Dad and Partner Pay

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dad and partner pay

Eligible working dads and partners (including same-sex partners) may be entitled to payment for two weeks leave at the national minimum wage. These payments are made directly to the employee by the Government. Known as ‘Dad and Partner Pay’ the payment is intended to be provided to partners who take leave from work in order to support their partners and provide care for their new child. To be eligible, employees need to satisfy specific criteria.

There is no mandatory requirement for employers to provide paid parental leave to their employees, in certain circumstances.

How Much Can You Get?

Under the entitlement, working dads and partners get two weeks of paid leave at the national minimum wage of $812.45 per week before tax. The payment is made in one instalment and the Dad and Partner Pay period must be taken in one continuous block.

Does It Affect Existing Payments Or Being Eligible For Other Entitlements?

Dad and Partner Pay is taxable income, so it may affect a person’s existing family assistance payments or access to other entitlements. Eligible workers can receive the Family Tax Benefit, but they must include the income earned from Dad and Partner Pay in their tax return.

For employees on a Parenting Payment or other income support, they must report income received from the Dad and Partner Pay. This extra income earned may reduce the rate of pay from other income support, or result in a loss of eligibility for a short period of time.

Dad and Partner Pay does not affect other paid leave entitlements such as annual leave, paid parental leave or personal leave. It also does not impact upon entitlements to unpaid leave which an employee may have under the Fair Work Act 2009.


To be eligible, an employee must either be the:

  • biological father of the child
  • partner of the birth mother
  • parent adopting the child
  • partner of a parent adopting a child or
  • person caring for a child born from a surrogacy arrangement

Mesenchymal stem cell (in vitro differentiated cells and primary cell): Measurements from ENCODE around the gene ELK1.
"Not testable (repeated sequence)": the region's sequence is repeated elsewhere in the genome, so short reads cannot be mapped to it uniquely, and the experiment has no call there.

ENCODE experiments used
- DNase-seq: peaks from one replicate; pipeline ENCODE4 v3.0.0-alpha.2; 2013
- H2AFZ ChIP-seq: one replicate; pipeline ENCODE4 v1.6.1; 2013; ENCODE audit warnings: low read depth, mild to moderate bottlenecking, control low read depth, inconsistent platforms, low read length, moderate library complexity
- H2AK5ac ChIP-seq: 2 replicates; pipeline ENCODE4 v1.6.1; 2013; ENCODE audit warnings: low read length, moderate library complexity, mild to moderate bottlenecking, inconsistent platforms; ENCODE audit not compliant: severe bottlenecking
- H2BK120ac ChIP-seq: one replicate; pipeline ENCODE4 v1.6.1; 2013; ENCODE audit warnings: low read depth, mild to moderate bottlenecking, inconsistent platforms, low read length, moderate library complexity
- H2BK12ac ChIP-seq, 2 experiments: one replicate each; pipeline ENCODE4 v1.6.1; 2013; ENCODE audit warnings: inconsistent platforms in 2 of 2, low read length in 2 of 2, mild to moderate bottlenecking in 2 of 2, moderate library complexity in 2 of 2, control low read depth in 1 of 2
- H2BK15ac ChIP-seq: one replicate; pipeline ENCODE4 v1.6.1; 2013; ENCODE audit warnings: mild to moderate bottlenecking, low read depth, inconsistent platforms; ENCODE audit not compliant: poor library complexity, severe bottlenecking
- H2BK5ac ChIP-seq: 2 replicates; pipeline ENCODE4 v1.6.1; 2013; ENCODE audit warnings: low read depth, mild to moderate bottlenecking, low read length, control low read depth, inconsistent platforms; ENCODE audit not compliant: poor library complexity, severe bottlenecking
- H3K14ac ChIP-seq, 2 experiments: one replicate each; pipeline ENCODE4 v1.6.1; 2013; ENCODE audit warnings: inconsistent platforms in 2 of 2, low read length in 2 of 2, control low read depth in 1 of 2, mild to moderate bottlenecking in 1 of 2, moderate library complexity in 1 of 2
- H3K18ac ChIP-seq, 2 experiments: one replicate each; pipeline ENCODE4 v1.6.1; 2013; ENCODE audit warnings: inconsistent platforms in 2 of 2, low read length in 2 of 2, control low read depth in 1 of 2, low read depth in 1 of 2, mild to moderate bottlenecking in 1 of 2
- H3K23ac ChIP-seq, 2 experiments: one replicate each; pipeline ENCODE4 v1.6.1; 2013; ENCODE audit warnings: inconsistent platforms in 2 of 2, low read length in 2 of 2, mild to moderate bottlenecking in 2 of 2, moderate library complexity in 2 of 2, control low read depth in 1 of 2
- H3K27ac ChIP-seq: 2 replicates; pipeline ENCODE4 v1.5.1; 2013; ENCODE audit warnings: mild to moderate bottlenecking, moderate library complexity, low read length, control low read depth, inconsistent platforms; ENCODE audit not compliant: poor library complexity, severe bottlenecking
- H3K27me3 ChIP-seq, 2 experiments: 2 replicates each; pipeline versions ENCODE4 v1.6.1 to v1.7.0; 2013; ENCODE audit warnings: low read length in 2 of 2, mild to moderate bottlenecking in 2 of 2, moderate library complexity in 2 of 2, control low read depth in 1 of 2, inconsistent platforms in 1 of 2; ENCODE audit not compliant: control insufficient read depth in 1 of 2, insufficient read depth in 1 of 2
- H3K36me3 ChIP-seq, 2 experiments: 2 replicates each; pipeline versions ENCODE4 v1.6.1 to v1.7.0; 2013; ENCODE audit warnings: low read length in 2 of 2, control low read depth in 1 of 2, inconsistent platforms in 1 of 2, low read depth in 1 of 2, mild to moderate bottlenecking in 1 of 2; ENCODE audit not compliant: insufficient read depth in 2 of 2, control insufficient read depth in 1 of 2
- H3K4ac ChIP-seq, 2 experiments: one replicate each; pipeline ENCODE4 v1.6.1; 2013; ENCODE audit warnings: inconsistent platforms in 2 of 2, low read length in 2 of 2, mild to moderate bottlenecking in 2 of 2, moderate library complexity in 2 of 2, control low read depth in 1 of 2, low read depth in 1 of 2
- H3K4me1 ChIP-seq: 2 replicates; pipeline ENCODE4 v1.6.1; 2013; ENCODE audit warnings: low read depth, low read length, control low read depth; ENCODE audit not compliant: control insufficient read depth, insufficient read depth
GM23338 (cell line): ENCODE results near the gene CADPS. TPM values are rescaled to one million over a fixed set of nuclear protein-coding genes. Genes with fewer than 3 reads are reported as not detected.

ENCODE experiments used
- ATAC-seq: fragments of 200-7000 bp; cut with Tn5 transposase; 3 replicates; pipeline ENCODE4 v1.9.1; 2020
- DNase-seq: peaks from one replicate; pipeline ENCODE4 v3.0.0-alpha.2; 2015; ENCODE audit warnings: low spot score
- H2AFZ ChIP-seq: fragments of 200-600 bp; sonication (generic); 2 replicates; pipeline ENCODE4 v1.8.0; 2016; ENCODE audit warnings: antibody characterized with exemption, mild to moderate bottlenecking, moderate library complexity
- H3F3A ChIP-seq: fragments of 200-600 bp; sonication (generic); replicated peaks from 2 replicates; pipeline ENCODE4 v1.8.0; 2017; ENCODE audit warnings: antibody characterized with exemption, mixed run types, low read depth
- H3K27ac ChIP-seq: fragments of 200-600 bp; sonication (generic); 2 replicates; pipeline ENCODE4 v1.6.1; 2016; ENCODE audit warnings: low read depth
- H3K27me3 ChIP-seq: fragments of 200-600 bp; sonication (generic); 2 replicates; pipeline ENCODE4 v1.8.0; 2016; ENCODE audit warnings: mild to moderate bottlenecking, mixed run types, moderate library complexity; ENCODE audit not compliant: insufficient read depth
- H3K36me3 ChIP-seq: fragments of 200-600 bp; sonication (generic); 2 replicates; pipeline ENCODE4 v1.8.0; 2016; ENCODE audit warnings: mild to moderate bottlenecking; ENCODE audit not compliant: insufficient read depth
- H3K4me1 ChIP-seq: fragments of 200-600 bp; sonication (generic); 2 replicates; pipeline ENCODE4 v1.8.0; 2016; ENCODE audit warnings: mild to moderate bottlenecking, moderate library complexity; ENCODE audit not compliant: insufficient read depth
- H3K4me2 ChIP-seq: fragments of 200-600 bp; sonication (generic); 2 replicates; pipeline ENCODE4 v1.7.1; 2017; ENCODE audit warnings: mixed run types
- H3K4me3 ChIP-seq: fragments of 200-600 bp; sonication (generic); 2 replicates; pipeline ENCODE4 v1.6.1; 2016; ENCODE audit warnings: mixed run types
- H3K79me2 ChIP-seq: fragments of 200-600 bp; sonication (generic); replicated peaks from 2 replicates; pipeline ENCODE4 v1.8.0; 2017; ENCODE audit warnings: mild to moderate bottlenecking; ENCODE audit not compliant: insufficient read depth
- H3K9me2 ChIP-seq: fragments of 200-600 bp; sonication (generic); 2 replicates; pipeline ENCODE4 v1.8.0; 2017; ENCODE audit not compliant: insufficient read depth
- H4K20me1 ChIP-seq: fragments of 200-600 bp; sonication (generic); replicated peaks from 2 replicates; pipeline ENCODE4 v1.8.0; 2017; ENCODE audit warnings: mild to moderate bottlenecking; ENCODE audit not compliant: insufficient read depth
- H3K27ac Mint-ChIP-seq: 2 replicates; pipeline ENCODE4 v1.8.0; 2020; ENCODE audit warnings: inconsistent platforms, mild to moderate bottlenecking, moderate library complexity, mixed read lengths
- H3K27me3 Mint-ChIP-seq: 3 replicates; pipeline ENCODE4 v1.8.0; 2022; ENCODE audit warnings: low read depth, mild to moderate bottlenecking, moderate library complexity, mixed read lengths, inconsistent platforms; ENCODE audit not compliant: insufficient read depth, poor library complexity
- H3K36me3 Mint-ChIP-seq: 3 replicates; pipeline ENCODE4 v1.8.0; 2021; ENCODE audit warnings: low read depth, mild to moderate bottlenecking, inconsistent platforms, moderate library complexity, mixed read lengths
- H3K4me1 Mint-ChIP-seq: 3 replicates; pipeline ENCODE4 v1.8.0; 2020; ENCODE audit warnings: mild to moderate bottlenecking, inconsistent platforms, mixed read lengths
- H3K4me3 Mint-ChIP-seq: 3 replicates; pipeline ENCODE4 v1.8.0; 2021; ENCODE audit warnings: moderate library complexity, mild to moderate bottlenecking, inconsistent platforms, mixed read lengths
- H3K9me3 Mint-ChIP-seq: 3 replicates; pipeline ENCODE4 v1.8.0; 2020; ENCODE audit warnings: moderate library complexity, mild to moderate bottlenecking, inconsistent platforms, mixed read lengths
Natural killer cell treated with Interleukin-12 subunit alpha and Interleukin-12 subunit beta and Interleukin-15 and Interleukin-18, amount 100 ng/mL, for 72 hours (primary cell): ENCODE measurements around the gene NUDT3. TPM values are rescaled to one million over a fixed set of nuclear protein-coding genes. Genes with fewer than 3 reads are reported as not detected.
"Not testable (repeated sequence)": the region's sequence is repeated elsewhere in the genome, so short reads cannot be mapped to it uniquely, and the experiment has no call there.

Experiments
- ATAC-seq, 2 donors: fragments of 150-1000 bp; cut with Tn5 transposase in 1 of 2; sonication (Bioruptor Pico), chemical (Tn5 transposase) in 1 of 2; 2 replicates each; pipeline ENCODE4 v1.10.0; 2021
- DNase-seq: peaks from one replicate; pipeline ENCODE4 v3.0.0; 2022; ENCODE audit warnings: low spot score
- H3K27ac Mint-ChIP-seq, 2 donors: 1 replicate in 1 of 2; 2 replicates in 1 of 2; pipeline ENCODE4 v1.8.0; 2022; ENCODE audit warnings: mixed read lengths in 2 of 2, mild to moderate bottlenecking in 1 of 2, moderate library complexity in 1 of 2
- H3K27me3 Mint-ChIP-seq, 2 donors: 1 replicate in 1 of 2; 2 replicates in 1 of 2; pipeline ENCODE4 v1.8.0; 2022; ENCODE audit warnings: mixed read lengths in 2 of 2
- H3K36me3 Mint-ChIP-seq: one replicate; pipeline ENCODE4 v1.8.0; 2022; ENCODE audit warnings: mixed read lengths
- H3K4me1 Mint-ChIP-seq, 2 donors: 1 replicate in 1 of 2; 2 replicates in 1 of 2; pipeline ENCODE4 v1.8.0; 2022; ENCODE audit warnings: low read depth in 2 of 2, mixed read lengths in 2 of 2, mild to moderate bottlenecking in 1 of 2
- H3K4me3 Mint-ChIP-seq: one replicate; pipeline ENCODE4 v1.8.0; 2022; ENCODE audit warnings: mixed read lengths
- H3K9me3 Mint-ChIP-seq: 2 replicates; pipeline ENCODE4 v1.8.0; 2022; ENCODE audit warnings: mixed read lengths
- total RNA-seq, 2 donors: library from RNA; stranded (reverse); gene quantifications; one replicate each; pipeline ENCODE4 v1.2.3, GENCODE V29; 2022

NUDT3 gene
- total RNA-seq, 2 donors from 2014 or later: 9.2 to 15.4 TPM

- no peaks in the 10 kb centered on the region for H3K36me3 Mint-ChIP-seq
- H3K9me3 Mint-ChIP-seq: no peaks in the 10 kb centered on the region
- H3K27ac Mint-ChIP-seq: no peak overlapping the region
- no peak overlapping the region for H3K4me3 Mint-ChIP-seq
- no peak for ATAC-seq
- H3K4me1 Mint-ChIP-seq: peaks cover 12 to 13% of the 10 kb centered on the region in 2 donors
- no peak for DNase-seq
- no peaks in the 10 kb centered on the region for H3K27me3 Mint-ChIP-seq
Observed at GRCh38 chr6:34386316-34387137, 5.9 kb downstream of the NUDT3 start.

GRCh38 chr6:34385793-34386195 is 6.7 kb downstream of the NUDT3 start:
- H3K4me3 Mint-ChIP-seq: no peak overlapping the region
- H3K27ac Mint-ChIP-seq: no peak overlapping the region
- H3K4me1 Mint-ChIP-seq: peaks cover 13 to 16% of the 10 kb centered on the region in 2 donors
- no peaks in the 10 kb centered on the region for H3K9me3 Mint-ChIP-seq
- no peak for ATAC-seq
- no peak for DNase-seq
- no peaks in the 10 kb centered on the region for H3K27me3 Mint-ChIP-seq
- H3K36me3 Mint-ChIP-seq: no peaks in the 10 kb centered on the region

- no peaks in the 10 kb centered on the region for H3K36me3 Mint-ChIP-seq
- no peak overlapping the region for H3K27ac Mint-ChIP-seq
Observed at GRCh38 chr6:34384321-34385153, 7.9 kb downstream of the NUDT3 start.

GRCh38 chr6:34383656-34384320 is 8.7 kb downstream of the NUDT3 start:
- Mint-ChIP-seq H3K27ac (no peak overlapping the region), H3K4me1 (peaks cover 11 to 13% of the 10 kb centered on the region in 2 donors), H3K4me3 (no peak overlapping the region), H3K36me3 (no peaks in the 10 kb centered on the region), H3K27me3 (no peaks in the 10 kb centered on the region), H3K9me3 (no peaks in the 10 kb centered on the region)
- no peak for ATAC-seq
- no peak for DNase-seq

An employee may also be eligible if they are the partner of the biological father, or the partner of a new carer – as long as the arrangement is not foster care or another permanent care arrangement.

Along with being the new carer of a child, employees have to meet a range of criteria to be eligible. The amount of time spent caring for a child is not strict, but the employee must be caring for the child every day during the Dad and Partner Pay period. Employees must also meet residence requirements, pass a specific work test, and receive an individual adjusted taxable income of $151,350 or less in the financial year closest to the date of the claim.

An employee cannot work at all during the Dad and Partner Pay Period.

How To Apply

All requests can be made online through the myGov account linked to Centrelink. Employees can submit an online form as early as three months before the date they expect the child to be born or adopted. It is recommended to submit a claim early to ensure the payment is confirmed before the child arrives.

Applicants will need to provide a range of information including tax file number, Customer Reference Number (CRN), work test information and more.

An employee will also have to lodge a request to take unpaid leave with their employer to coincide with the period in which they intend to receive the Dad and Partner Pay.

For advice on managing Dad and Partner Pay in the workplace and, in particular, how it relates to various workplace entitlements, please call our 24/7 Advice line today. 

Frequently Asked Questions

  • How long does dad and partner pay take to process?

    You can nominate a start date for your Dad and Partner Pay in your claim. Your start date can be either:

    • the day of your child’s birth or adoption
    • another date, no more than 52 weeks after your child’s birth or adoption

    You get paid when your Dad and Partner Pay period begins. You’ll get the payment within a few days of your start date. 

  • Can you get paid parental leave and dad and partner pay?

    You may be able to get Dad and Partner Pay and Parental Leave Pay for the same child. This can happen if the other transfers their Parental Leave Pay to you. 

    You can’t get both at the same time. 

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